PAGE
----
Monday, January 4th, 2010   7:12 am | Author: Jerry | Life, Money
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The Wall Street Journal reports that banks and financial firms are gearing up to screw you just a little more.
They are planning on raising fees on checking accounts and credit cards ”to replace more than $50 billion in revenue wiped out by new rules that clamp down on certain business practices”.
“Credit-card issuers collected $22.9 billion in penalty fees—such as those assessed for late payments—in 2009, up from $19 billion in 2008.”
“Credit-card companies already have been racing to slip new fees and practices into customer contracts ahead of the law (that becomes effective in February). Issuers are closing accounts, switching cards with fixed interest rates to variable rates and introducing cards that have an annual fee.”
“The Fed estimates that banks generate $25 billion to $38 billion a year in overdraft fees.”
“..banks are expected to eliminate free checking completely, raise fees on safe-deposit boxes and charge customers more for issuing a stop-payment on ..continue reading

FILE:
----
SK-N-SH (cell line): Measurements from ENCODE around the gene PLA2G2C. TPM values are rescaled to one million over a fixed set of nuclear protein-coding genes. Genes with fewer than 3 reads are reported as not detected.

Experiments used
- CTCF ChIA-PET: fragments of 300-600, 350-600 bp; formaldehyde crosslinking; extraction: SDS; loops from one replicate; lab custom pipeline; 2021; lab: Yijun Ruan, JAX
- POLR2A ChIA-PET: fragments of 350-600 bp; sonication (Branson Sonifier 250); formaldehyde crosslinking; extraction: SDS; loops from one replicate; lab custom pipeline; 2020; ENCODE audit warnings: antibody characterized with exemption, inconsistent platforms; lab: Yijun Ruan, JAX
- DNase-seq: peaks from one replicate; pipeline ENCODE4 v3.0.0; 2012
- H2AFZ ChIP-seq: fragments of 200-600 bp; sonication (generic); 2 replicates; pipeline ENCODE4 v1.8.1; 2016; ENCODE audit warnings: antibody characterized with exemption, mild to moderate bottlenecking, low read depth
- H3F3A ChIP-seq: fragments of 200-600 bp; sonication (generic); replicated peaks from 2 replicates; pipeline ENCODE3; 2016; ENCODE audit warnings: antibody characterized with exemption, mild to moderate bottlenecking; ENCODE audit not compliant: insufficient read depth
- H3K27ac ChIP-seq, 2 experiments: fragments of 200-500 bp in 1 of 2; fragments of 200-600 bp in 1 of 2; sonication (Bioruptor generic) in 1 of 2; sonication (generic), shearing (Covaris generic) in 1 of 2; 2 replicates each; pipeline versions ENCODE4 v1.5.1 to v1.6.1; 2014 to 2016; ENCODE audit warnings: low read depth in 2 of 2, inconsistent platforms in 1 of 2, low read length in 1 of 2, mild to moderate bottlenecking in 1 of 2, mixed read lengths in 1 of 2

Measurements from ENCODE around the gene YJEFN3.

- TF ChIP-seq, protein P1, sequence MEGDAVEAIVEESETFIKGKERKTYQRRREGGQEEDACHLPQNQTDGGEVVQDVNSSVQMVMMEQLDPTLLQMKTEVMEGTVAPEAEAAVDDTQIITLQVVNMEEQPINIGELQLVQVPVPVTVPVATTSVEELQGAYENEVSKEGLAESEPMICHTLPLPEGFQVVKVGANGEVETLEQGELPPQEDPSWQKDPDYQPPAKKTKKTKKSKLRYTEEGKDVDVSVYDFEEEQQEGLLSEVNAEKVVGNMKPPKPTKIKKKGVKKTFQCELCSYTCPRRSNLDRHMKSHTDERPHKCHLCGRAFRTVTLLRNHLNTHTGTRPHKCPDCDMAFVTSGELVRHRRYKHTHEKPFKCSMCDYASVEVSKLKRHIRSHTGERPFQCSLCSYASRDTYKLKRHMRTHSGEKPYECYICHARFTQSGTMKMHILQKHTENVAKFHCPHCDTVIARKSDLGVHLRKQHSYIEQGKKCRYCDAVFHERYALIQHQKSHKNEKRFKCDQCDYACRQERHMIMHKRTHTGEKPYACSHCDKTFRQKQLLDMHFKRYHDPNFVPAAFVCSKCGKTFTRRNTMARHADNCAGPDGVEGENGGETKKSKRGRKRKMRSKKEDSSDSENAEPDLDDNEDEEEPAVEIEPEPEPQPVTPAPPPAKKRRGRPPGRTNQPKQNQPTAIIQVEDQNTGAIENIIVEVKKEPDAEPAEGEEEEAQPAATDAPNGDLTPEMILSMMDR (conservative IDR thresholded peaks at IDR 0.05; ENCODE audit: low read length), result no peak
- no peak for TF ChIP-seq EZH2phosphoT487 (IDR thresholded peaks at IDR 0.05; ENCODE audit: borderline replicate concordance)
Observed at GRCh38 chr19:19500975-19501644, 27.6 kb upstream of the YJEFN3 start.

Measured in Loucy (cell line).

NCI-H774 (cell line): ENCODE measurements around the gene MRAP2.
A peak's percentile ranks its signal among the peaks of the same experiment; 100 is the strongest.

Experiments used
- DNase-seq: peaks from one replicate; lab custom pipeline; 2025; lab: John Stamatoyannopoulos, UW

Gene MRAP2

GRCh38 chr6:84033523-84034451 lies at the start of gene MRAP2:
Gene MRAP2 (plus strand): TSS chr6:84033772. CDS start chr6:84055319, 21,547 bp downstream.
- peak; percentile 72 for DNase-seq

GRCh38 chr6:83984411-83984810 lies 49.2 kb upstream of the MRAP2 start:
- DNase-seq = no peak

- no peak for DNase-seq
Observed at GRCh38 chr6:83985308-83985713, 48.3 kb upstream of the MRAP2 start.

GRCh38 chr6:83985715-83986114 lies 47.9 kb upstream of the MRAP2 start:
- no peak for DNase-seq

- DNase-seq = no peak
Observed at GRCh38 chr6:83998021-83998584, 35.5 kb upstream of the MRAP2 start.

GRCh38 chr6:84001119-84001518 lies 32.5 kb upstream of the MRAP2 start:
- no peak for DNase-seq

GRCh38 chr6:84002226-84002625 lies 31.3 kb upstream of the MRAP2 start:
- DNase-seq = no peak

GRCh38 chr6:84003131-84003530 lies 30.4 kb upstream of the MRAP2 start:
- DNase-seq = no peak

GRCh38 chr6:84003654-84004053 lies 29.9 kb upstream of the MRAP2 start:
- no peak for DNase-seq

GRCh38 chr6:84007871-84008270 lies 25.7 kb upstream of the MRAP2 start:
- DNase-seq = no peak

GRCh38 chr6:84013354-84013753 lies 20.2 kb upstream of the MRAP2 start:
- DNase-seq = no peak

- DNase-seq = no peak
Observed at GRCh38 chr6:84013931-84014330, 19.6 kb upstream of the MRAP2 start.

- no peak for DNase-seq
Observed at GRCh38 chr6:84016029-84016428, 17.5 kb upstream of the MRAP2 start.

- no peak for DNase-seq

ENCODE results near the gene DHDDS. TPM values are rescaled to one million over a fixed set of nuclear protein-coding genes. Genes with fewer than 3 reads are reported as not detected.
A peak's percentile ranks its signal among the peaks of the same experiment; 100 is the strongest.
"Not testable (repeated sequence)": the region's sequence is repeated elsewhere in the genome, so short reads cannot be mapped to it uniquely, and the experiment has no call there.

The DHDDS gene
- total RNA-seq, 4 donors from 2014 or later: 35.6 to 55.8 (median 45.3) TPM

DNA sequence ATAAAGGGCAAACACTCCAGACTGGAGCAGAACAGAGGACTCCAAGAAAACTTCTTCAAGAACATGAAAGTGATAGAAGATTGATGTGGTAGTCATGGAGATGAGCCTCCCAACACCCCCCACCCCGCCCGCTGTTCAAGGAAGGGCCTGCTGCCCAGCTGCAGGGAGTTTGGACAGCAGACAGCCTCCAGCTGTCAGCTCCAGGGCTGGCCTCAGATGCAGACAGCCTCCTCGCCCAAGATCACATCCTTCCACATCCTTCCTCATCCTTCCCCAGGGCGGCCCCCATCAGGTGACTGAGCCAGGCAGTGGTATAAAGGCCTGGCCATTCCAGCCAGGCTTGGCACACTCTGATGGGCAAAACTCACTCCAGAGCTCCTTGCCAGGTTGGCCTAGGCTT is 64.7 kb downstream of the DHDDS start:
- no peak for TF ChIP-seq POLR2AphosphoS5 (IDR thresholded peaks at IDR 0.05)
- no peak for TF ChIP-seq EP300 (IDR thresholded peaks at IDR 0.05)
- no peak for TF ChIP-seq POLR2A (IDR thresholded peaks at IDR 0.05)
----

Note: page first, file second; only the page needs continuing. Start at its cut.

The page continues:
According to Financial Times banks are raking it in by trading with the Fed which has become one the banks largest customers.
The issue is that the Fed did not seem to set favorable terms on the trades and as a result the banks are make huge profits. What is worse because of the government’s insistence of transparency they typically announce their intentions before trading which gives the banks and other investors an opportunity to drive up prices.
“You can make big money trading with the government,” said an executive at one leading investment management firm. “The government is a huge buyer and seller and Wall Street has all the pricing power.”
A former official of the US Treasury and the Fed said the situation had reached the point that “everyone games them. Their transparency hurts them. Everyone picks their pocket.”
Apparently the government is resigned to take the hit.
Barney Frank, chairman of the ..continue reading
When the government provided liquidity to major banks it was “understood” that the banks would start lending again to help the credit squeeze. In addition the government created a program to incentivize banks to adjust loans for people who are on the brink of foreclosure. The incentive is $1000 for each adjusted loan plus and additional $1000 per year for the next 3 years.
When the government called in bank executives to explain why they are not moving faster on this the truth emerged.
The government loan adjustment is not enough of an incentive for the banks. They would rather collect fees from home owners on delinquent payments and they stand to make additional fees when a home goes into foreclosure.
It is hard to understand why when the government was holding all the balls and had the financial community by the short strings it did not dictate terms to the banks on what ..continue reading